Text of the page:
We can see, then, that there is a change in the formation of the salaried working class in a dependent country, which was based on the relative stability afforded by self-build housing, and aimed at public production of housing with the relevant participation of social rent. The present picture is different: the formation of the new working class, made for viração, is based on the housing insecurity triggered by the public policies that evicts them and casts them on the arena of popular rent.

So, the era of public policies, at least in São Paulo, has demonstrated that the access to public funds, instead of altering the cycle of development based on spoliation by inserting elements of what could be a form of “indirect salary”, in fact ended up subsuming to the market ways of life that were previously possible through what Oliveira called “non-product” (the self-built house, for instance). And, by doing so, it failed to create something like the classic salaried working class, as the goods and services to which it has access continue to be those of the popular market, with several levels of informality, illegality and sociopolitical barriers of the most varied sorts. The working class had to resign themselves to an increase in social insecurity instead of a decline, which happened in the European case. It does not seem to be a change of direction, a failed project, but rather the adjustment of the dependent development to a new stage, in which the access to the market mediated by public policies goes from the shaping of and dependence from legality to the hybridism of popular dynamics – and not the opposite, as perhaps was thought possible.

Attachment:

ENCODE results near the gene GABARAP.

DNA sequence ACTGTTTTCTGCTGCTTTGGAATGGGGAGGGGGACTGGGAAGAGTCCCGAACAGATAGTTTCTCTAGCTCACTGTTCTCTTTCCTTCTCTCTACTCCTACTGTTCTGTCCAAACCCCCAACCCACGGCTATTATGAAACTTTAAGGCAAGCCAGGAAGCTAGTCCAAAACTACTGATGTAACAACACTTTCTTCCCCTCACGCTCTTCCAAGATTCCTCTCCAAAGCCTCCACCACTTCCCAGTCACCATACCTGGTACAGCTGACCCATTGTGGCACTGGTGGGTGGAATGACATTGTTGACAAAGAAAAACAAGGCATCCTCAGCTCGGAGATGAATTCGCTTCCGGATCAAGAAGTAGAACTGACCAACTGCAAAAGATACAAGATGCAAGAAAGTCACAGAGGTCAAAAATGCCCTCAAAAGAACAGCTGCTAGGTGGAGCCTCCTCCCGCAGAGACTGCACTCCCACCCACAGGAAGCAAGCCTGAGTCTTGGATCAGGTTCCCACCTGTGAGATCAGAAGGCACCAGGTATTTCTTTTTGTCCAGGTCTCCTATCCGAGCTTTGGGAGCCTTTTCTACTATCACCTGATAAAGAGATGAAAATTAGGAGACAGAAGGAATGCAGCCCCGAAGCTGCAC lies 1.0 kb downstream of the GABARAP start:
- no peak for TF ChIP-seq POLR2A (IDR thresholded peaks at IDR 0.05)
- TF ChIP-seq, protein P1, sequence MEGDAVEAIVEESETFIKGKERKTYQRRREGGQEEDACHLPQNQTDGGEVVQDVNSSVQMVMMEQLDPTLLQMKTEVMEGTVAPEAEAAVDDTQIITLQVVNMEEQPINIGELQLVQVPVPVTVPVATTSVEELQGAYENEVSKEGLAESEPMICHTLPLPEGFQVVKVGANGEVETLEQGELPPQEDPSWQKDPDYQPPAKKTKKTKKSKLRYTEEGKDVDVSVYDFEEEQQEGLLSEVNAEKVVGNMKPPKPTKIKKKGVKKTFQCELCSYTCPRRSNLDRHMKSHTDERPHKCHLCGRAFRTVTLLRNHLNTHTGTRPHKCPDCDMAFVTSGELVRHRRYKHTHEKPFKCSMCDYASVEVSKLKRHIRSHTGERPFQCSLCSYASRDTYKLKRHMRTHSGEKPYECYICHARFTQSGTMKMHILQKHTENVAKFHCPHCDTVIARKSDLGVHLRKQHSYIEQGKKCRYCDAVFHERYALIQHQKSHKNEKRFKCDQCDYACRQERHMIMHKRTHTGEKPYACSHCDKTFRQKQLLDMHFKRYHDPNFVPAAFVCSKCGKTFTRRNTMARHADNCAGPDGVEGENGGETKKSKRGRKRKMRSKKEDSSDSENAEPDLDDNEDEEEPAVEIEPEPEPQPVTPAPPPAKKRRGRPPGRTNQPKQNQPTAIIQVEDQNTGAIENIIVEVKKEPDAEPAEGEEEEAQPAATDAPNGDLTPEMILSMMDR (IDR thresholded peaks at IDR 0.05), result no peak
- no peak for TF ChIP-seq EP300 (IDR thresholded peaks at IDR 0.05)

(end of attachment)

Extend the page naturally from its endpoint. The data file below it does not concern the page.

Housing market in popular territories

Data from “PNAD Contínua” promoted by IBGE11 show that the percentage of rented residences in the Metropolitan Region of São Paulo (RMSP) in 2001 was of 16% and it grew, in 2018, to 23%, a 7% raise in participation, corresponding to a 43% growth ratio in the period. Those percentages do not show relevant variation in different income strata, unlike in the 1970s. This scenario is accompanied by raises in rent by a variation that is above and disconnected from the dynamic of inflation between 2010 and 2015, a movement that is even more accentuated and extended in one-bedroom residences, which, at present, have an appreciation rate that is higher than inflation and other real estate categories (Chart 1). This certainly was a factor in a change of profile of housing deficit in the RMSP in the same period (Chart 2), in which the excess rent burden took a relevant leap above other factors. Data by Labcidade (FAU-USP)12 show that over the last five years, around 140 thousand eviction processes were executed relative to rent in the RMSP (with granted decisions).

Source: elaborated by the author with real estate data for residential rent in São Paulo by Fipe and inflation data

Chart 1 – Monthly percentage change in the Fipezap Index for Residential Rent (Municipality of São Paulo) and IPCA (inflation)from IBGE (IPCA - Índice Nacional de Preços ao Consumidor Amplo). 

Source: elaborated by the author with data from the João Pinheiro Foundation (2007-2015).

Chart 2 – RMSP Housing Deficit Profile 

Such data and field research show us that there was a shift in the popular real estate dynamic over the last 10 years in the RMSP, more and more similar to that of the typical market, independently of the legal status of the property. In more consolidated popular territories, the generational and financial development of the families, with the addition of the scarcity of available public urban lands, years of public investments and new social dynamics related to land management lead to a new verticalization phenomenon.13